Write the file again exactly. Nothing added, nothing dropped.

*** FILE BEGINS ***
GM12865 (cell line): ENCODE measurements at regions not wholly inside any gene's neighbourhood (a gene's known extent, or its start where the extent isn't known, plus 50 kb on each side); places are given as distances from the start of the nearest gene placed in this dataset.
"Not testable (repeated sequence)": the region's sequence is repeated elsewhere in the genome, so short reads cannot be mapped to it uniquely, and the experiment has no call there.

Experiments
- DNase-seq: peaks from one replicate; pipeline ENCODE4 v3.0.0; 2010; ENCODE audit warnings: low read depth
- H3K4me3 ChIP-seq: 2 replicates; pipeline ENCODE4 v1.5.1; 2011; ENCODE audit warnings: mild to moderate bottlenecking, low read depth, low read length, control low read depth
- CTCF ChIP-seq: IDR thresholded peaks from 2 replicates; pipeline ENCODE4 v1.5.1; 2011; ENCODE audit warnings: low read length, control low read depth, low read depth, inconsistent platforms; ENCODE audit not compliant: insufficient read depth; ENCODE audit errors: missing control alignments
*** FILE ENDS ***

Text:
GM12865 (cell line): ENCODE measurements at regions not wholly inside any gene's neighbourhood (a gene's known extent, or its start where the extent isn't known, plus 50 kb on each side); places are given as distances from the start of the nearest gene placed in this dataset.
"Not testable (repeated sequence)": the region's sequence is repeated elsewhere in the genome, so short reads cannot be mapped to it uniquely, and the experiment has no call there.

Experiments
- DNase-seq: peaks from one replicate; pipeline ENCODE4 v3.0.0; 2010; ENCODE audit warnings: low read depth
- H3K4me3 ChIP-seq: 2 replicates; pipeline ENCODE4 v1.5.1; 2011; ENCODE audit warnings: mild to moderate bottlenecking, low read depth, low read length, control low read depth
- CTCF ChIP-seq: IDR thresholded peaks from 2 replicates; pipeline ENCODE4 v1.5.1; 2011; ENCODE audit warnings: low read length, control low read depth, low read depth, inconsistent platforms; ENCODE audit not compliant: insufficient read depth; ENCODE audit errors: missing control alignments